The Hunt Begins
Blind Man’s Bluff
Its in the Eyes
The phrase “dark horse” is thrown around a lot and more often than not its unjustifiably used. When it comes to Indian Amazon Original Breathe, its 100% accurate in describing the great work put into this show you’ve probably never heard of. Playing host to well written characters, a unique aesthetic boasting some very slick editing and composition as well as a perfect pacing throughout, Breathe is easily one of 2018’s best TV shows so far. Although the language may put some people off, especially with the constant jumps between English and Indian dialect, anyone interested in crime thrillers should absolutely check this out.
The story jumps between two fathers for most of the run time but the plot predominantly gravitates around Danny (Madhavan), a conflicted father whose son, Josh, suffers from cystic fibrosis. With a lack of donors and a rare blood type, the doctors grimly inform the family that Josh only has 6 months to live. Distraught and out of ideas, Danny takes matters into his own hands to keep his son alive, targeting organ donors with the same blood type and causing them to meet an untimely end. In doing so, Danny swings the odds back in his son’s favour by pushing him further up the donor list. With empathetic motives and an internal turmoil gripping his character, Breathe cleverly makes Danny feel like a real human being rather than an evil caricature. Opposite to Danny and equal in his inner anguish is Kabir (Amit Sadh), a no-nonsense police detective reeling from a tragedy in his own past that weighs heavily over his own actions and future.
As the series progresses the two characters inevitably clash and an engrossing cat and mouse game between Danny and Kabir ensues around the middle of the show, changing the dynamic to make the hunter the hunted. This continues right through to the climactic episode that manages to polish everything off in a believable and satisfying fashion. Make no doubt about it, Breathe is an excellent self-contained story and although some of the scientific facts around organ donation and what constitutes as an exact match are a little skewed, it’s a minor nitpick and doesn’t detract away from the thriller at play here.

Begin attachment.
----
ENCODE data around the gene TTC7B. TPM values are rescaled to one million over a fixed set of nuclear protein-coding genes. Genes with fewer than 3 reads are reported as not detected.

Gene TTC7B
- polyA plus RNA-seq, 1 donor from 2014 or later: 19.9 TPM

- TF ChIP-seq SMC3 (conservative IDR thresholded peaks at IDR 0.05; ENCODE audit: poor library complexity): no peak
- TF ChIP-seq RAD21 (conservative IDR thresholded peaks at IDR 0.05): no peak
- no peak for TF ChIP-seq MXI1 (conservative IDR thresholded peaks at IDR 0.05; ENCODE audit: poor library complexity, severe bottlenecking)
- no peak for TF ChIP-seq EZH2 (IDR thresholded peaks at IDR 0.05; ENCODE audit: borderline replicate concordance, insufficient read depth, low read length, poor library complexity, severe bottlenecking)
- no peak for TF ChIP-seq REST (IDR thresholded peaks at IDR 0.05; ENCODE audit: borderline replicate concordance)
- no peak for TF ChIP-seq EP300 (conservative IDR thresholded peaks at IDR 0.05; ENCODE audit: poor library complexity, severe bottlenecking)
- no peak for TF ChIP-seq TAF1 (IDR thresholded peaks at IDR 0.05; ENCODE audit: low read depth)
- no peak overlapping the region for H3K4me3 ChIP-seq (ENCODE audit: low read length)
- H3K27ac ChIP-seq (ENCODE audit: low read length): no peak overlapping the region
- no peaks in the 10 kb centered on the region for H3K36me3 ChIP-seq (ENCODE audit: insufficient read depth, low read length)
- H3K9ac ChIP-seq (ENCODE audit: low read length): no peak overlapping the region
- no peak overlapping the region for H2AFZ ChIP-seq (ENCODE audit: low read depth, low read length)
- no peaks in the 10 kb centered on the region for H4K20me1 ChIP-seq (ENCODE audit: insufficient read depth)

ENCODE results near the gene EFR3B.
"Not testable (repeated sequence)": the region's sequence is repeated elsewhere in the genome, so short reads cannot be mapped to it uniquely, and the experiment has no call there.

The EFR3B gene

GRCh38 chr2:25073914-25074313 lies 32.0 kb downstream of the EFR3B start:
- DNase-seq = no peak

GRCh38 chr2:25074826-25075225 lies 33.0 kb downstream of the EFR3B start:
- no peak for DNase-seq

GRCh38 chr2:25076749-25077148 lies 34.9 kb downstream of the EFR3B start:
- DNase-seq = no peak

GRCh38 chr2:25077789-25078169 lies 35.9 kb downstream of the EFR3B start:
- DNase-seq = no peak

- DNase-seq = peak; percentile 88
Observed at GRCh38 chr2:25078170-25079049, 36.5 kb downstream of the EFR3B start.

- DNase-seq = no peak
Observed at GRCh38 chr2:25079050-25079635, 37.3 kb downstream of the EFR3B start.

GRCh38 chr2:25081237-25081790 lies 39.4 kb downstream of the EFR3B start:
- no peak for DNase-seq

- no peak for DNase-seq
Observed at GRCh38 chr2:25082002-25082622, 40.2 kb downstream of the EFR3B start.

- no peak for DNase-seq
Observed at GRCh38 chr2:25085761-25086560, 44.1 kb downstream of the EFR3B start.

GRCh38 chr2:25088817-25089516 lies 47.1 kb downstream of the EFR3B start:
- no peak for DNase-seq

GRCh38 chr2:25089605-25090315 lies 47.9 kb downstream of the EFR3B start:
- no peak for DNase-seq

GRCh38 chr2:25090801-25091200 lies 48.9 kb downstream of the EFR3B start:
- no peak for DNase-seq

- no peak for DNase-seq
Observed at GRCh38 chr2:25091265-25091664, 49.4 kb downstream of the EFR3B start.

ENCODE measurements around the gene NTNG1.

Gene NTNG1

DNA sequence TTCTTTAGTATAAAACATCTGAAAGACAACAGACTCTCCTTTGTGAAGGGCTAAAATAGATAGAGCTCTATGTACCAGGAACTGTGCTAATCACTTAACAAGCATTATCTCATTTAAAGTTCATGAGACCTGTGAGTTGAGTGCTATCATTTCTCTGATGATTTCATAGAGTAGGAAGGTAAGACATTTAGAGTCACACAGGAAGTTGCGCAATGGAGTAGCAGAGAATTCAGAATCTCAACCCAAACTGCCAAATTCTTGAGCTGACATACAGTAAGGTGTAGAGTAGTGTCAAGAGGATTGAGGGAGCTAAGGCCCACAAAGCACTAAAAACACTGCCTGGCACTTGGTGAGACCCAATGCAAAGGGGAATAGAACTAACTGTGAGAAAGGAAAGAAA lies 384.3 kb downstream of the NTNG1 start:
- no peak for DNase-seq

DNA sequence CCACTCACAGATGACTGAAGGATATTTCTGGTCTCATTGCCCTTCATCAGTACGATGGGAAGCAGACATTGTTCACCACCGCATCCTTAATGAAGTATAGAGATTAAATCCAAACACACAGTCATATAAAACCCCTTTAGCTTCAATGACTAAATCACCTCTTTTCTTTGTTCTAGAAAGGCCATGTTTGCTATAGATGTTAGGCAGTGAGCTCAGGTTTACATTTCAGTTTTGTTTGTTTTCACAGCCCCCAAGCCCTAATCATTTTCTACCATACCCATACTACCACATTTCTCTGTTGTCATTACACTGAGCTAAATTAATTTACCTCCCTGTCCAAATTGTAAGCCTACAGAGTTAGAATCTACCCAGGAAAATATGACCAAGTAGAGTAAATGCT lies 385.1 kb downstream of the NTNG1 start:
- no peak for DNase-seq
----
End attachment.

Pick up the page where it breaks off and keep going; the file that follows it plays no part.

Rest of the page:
With 8 episodes at a little under 40 minutes a piece, Breathe wastes no time with filler, instead filling each scene with a unique artistic flair to help it stand out. From early quick cuts reminisce of Danny Boyle’s signature style through to interesting blended shots with faded handwritten letters, stylistically Breathe is very impressively edited. Unlike in some series’ that tend to forget this artistic presence in the later episodes, Breathe is consistent and right through to the final moments keeps its artistic presence a fresh reminder of its uniqueness.
All of this good work would account for nothing if the acting wasn’t on point and thankfully Breathe excels here too. Although Amit Sadh is excellent in his role as the hard-nosed, no-nonsense police detective, Madhavan ultimately stands out as the best performer. The way he effortlessly switches from empathetic, internally wrecked father to cold killer is outstanding and some of the close up shots of him are genuinely unnerving. The supporting cast is good too although there isn’t anything much to note here as most are overshadowed by the two excellent lead characters. There’s a light attempt at some humour with clumsy police officer Malwankar (Shrikant Yadav) but it’s largely ineffective although its subtle enough not to overpower the tone of the show that stays suitably bleak throughout.
It’s hard to fault Breathe and for good reason too, the show is outstanding. It’s not every day a thriller like this comes along and manages to nail all of its elements to such a degree to make it near flawless. With 8 well paced episodes playing host to some excellent acting and a self-aware script, this Indian crime thriller is impressive from start to finish. The language barrier may put some people off and some of the science around organ donating is a little skewed but it’s largely superficial in what’s otherwise a very well made show. It helps that Breathe boasts some very artistic editing too and the uniquely presented cinematography puts the show above others in this category. Whilst it may not be as hard-hitting like other foreign shows like La Casa De Papel, Breathe confidently showcases its elements in silence easily making it one of the best shows released this year you’ve probably never heard of.